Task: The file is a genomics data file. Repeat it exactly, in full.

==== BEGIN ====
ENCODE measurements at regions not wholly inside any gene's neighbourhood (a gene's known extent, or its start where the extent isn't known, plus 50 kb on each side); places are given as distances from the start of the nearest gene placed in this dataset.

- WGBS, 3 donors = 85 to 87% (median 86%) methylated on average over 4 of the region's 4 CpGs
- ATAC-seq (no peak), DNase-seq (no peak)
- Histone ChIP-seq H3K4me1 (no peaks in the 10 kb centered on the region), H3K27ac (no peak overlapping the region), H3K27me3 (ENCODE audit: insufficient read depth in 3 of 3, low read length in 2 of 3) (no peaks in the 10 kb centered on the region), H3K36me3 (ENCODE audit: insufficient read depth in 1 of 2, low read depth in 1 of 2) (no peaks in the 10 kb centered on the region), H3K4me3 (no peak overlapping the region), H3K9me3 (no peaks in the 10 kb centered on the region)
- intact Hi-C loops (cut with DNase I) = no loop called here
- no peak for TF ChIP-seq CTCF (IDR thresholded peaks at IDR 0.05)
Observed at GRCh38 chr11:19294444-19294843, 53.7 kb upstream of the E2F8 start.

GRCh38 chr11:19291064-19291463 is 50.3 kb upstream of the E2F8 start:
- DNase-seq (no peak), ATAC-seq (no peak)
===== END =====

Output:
ENCODE measurements at regions not wholly inside any gene's neighbourhood (a gene's known extent, or its start where the extent isn't known, plus 50 kb on each side); places are given as distances from the start of the nearest gene placed in this dataset.

- WGBS, 3 donors = 85 to 87% (median 86%) methylated on average over 4 of the region's 4 CpGs
- ATAC-seq (no peak), DNase-seq (no peak)
- Histone ChIP-seq H3K4me1 (no peaks in the 10 kb centered on the region), H3K27ac (no peak overlapping the region), H3K27me3 (ENCODE audit: insufficient read depth in 3 of 3, low read length in 2 of 3) (no peaks in the 10 kb centered on the region), H3K36me3 (ENCODE audit: insufficient read depth in 1 of 2, low read depth in 1 of 2) (no peaks in the 10 kb centered on the region), H3K4me3 (no peak overlapping the region), H3K9me3 (no peaks in the 10 kb centered on the region)
- intact Hi-C loops (cut with DNase I) = no loop called here
- no peak for TF ChIP-seq CTCF (IDR thresholded peaks at IDR 0.05)
Observed at GRCh38 chr11:19294444-19294843, 53.7 kb upstream of the E2F8 start.

GRCh38 chr11:19291064-19291463 is 50.3 kb upstream of the E2F8 start:
- DNase-seq (no peak), ATAC-seq (no peak)